Nutritional First Aid

Nutritional “First-Aid”

There may be times in a chinchilla’s life, when during a period of illness or surgical procedure they may suddenly refuse to eat voluntarily.

This can have a detrimental knock-on effect on the overall health of the chinchilla, and may adversely affect recovery times.

Many breeders and pet owners provide little in the way of specialist nutritional support during this time, if any. But this article aims to discuss the importance of syringe feeding (when appropriate) and how it can aid recovery.

Why is Syringe-Feeding of Use?

During illness or surgical recovery most animals have increased nutritional requirements, yet may have no appetite or actually physically cannot eat.

This can cause their metabolic rate to slow down, which can slow healing, impair normal gut motility and depress certain organ functions.

During long periods of inappetance, all fat reserves are mobilised and the chinchilla’s own tissue (muscle) protein is utilised to sustain it.

The metabolism of fatty acids to provide energy produces ketones, which would normally be excreted, but during periods of anorexia can cause a serious condition, called ketoacidosis. Syringe feeding may prevent this under certain conditions.

Syringe feeding also helps to stimulate normal gut motility, provides fluids and helps to stimulate the appetite.

Syringing glucose water alone may be adequate in the early stages of inappetance (to prevent hypoglycaemia) but it can be detrimental in cases of long-term anorexia as it can interfere with the liver’s fat metabolism.

When is Syringe-Feeding Appropriate?

Syringe feeding is often recommended when there has been a lack of food intake for about 2 days or there has been a recent loss of weight (useful if you know your chinchilla’s normal weight prior to illness).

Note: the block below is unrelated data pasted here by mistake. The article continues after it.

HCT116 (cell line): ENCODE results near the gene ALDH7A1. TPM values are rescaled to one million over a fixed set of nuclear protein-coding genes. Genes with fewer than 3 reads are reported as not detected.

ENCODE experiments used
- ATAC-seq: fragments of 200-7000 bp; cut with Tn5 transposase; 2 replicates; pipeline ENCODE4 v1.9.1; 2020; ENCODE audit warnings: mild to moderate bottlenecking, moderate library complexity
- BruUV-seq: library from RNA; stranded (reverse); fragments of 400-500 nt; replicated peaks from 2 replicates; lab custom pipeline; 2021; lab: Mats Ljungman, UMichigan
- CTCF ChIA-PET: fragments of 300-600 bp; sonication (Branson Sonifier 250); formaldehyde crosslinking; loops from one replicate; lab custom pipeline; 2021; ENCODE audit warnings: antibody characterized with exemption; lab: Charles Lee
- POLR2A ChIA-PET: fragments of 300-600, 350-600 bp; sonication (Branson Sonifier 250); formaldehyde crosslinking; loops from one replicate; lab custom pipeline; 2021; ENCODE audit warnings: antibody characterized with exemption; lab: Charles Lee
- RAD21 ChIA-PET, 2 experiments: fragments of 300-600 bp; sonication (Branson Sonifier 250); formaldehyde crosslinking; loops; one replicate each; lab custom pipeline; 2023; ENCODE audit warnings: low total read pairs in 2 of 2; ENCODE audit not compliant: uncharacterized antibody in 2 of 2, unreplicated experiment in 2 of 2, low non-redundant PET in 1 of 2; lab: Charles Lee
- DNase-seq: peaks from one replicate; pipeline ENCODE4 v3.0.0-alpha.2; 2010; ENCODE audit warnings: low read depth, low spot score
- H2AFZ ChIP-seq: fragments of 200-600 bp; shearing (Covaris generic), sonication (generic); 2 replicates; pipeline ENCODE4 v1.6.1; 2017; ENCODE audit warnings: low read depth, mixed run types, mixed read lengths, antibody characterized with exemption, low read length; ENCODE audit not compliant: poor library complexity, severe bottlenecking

However, in my experience, it is best to commence syringe-feeding as soon as a lack of appetite or weight-loss is noticed, in order to prevent digestive shut-down and total anorexia, as well as providing essential nutrients as soon as possible.

A word of caution though ... Do ensure that the chinchilla does not develop bloat (caused by gastric stasis and over-fermentation of food in the gut). This is characterised by lack of droppings, abdominal pain (stretching, rolling and pressing belly downwards) and a bloated, hard-feeling belly (we all know how painful trapped wind can be!!). Veterinary advice is essential if bloat is apparent.

If early symptoms (similar to that of bloat, but not as severe) of gastric stasis are treated early - it does not always progress to bloat!!! But it does mean that peristalsis has been impaired to some degree. Gut motility does need to be restored before over-fermentation (bloat) occurs. Veterinary advice is also recomended - as drug treatments are available to improve peristalsis.

Although, gastric stastis can sometimes improve on it's own with no veterinary intervention. (A little extra exercise can help with this condition too.) I always feel it is better to be safe than sorry - and liaise with a vet if abdominal pain is noticed - as it is not wise to just ignore the symptoms.

What Types of Food can be Syringed?

Basically you need to provide something that can be sucked up into a syringe relatively easily, and is in-keeping with the normal diet, contains adequate nutritional ratios and has a good fibre content.

I have tried several “formulas” over the years, here are some of the best …

Oxbow Critical Care

Available from some veterinary surgeries.

It contains:

Timothy Meal, Oat Groats, Soybean Hulls, Wheatgerm Meal, Wheat Middlings, Soybean Meal, Molasses, Monophosphate L, Ascorbic Acid (Vit C), Vitamin A, D3, E, K, B1, B6, B12, Biotin, Sodium Chloride, Calcium Pantothanate, Calcium Chloride, Potassium Chloride, Menadione Dimethyl Pyrimidinol, Magnesium Chloride, Lactobacillus Sporogenes, Lactobacillus Bulgaricus, Lactobacillus Plantarium, Lactobacillus Acidophilus, Streptococcus Faecium, Papaya, Pineapple and Natural Flavourings.

It says on the packet - "A complete syringe-feeding formula for convalescing small herbivores. Timothy Grass Hay - the main component in Critical Care, contains the fibre necessary for re-establishing proper microbial balance and stimulating peristalsis".